Researchers studied 19,541 participants in the federally funded Women’s Health Initiative (WHI) who were randomly selected to join a dietary experiment focused on limiting fat intake to 20 per cent of calories. Researchers also looked at data for a control group of 29,294 women in the WHI study who didn’t alter their diets.
By the time the researchers had been tracking half the women for at least 8.5 years, 1,764 participants had been diagnosed with breast cancer.
A decade after their diagnosis, 82 per cent of the breast cancer patients on the low-fat diet were still alive, compared with 78 per cent in the control group.
For women on the low-fat diet who developed breast cancer, this translated into a 22 per cent lower risk of death during the study, and these women typically didn’t succeed at reducing fat consumption by the amount suggested in the diet experiment.
“Decades ago, comparison of country-to-country differences in fat intake found countries with higher fat intake like the U.S. and most of Western Europe had higher breast cancer mortality, but subsequent observational studies have had inconsistent results,” said lead study author Dr Rowan Chlebowski of City of Hope National Medical Center in Duarte, California.
The WHI dietary modification trial is the only full-scale randomized trial addressing this issue,” Chlebowski said.
The main goal of the diet experiment was to get women to change their eating habits, not to count calories or lose weight.
Women assigned to change their diets had a series of group and individual counselling sessions with certified nutritionists over the first year of the program, followed by group sessions four times a year for the remainder of the experiment.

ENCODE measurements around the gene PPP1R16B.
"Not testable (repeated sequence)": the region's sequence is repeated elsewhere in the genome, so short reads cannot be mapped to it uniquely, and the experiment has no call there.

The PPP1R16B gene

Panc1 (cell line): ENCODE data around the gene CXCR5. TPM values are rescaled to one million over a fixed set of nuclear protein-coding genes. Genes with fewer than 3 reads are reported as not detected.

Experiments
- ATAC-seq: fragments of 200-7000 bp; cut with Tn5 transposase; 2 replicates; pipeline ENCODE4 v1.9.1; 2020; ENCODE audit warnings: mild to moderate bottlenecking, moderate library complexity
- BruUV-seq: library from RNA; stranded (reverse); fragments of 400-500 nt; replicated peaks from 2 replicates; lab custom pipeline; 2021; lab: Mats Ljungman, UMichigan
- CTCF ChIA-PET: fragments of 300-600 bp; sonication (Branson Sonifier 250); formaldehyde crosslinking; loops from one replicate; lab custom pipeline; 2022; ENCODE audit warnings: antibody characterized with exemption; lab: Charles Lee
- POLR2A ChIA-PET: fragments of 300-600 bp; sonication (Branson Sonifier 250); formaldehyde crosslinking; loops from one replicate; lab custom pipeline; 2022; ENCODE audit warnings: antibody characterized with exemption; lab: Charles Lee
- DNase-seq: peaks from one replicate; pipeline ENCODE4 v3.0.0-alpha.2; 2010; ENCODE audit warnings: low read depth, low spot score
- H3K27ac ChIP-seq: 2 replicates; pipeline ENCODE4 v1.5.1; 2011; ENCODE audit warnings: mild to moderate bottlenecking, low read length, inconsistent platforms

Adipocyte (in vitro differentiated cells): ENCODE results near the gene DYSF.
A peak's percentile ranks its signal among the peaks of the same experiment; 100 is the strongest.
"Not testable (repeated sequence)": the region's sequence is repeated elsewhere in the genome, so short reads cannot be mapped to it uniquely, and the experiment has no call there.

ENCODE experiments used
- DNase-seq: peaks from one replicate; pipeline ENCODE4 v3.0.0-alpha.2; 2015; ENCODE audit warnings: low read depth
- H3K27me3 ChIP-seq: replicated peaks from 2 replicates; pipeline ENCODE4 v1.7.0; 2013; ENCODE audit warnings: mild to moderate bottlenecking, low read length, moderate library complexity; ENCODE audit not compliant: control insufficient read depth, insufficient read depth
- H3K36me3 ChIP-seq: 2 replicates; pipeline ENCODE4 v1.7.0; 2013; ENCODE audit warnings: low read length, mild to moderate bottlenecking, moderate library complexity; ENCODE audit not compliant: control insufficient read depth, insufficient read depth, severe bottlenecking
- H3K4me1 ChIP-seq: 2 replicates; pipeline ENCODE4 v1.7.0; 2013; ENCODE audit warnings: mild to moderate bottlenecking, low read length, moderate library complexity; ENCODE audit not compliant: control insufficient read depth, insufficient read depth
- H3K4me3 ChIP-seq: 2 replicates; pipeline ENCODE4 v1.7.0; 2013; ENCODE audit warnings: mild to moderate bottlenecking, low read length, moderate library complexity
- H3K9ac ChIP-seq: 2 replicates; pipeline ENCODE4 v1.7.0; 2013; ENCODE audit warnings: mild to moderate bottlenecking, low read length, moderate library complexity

After one year, women in the diet group got about 24 per cent of their calories from fat compared with 35 per cent fat in other participants’ diets. While weight loss wasn’t a goal, women in the diet group weighted about 2.2 kilograms (4.9 pounds) less than other participants.
While the diet experiment was on-going, 671 women in the diet group and 1,093 who didn’t alter their eating habits developed breast cancer. This difference was too small to rule out the possibility that it was due to chance.
But women on the low-fat diet were less likely to develop certain hard-to-treat tumours.
One limitation of the study is that researchers relied on women to accurately describe their eating habits in questionnaires, the researchers note in JAMA Oncology. Another drawback is that women in the diet group managed only minimal increases in their consumption of fruits, vegetables and whole grains.
Because women in the low-fat diet group did lose weight relative to other participants, it’s also possible that weight rather than the fat content of the diet might explain the differences in cancer survival odds, said Dr Graham Colditz, a researcher at Washington University School of Medicine in St. Louis, Missouri, who wasn’t part of the study.
“For lowering breast cancer risk – and cancer risk overall – the most important part of diet is to keep calories in check,” Colditz said by email. “Weight gain and obesity is an important risk factor for postmenopausal breast cancer – and 12 other cancers.”
Not all fat is created equal, either.
“There is no evidence that total fat intake affects the risk of breast cancer,” Colditz said. “There is growing evidence, however, suggesting that type of fat could be important, with diets rich in polyunsaturated and monounsaturated fats possibly lowering risk, and those higher in saturated and animal fats possibly increasing risk.”